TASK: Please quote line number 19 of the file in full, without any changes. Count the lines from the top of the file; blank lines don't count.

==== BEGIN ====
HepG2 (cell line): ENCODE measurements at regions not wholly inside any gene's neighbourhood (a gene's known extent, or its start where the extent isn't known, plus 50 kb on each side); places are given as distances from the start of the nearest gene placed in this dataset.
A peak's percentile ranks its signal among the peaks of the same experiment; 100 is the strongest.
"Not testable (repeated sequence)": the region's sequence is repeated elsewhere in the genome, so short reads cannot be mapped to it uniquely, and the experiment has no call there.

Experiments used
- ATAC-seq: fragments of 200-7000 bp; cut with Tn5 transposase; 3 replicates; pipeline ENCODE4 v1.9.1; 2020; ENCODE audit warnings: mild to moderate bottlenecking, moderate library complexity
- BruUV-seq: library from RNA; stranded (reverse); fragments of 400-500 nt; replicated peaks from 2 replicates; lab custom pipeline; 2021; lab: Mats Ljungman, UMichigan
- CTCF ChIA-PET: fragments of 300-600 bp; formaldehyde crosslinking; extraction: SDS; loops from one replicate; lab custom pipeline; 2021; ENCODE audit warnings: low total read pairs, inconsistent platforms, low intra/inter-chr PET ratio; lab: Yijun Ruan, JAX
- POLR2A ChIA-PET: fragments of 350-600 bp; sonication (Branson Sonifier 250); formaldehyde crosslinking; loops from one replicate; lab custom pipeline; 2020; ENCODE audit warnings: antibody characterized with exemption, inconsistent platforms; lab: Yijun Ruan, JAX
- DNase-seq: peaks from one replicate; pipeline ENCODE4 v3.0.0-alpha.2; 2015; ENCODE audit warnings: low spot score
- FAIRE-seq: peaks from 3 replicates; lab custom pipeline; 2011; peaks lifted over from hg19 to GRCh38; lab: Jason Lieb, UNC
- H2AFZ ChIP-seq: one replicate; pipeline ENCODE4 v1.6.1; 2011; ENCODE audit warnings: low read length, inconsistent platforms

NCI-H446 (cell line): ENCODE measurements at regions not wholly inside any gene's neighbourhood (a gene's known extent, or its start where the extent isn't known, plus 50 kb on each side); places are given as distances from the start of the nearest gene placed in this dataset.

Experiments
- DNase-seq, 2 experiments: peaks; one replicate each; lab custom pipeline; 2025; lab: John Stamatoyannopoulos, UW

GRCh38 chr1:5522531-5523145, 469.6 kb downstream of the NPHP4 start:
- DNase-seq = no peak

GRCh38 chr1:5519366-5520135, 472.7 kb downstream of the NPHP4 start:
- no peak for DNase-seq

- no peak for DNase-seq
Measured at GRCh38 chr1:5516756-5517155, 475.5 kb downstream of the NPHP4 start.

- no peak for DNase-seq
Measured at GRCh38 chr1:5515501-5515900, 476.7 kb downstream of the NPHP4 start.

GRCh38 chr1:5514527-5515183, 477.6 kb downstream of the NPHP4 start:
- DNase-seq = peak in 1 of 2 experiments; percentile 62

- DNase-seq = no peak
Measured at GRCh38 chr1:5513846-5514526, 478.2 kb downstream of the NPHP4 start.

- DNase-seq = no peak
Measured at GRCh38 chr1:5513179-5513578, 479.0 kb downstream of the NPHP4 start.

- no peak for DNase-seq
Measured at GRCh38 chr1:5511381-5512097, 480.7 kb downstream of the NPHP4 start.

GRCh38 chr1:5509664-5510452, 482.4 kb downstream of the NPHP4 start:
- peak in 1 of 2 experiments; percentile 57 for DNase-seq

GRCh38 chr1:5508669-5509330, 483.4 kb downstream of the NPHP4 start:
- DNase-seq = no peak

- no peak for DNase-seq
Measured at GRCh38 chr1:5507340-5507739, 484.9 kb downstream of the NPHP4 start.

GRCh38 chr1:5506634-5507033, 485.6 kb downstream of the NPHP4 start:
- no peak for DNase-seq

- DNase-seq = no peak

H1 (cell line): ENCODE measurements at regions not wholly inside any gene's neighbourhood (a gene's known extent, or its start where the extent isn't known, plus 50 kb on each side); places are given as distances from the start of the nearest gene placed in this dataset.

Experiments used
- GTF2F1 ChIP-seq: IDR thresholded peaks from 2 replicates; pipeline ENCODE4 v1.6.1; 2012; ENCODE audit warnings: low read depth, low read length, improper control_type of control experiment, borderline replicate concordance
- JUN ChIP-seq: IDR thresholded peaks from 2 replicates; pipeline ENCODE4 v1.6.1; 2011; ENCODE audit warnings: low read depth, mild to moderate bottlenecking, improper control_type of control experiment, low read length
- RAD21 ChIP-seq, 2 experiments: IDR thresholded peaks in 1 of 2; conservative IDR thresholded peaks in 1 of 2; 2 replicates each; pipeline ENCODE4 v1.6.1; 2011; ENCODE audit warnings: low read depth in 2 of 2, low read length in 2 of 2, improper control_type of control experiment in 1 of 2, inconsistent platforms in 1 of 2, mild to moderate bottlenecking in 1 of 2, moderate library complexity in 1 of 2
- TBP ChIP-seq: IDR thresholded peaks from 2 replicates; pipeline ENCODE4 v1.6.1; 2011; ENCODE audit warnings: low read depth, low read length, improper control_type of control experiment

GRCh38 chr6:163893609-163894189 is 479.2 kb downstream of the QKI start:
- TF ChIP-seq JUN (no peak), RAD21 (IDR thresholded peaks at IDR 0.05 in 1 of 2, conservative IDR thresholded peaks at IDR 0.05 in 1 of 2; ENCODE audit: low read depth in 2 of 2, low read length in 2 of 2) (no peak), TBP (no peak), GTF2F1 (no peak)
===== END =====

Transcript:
- no peak for DNase-seq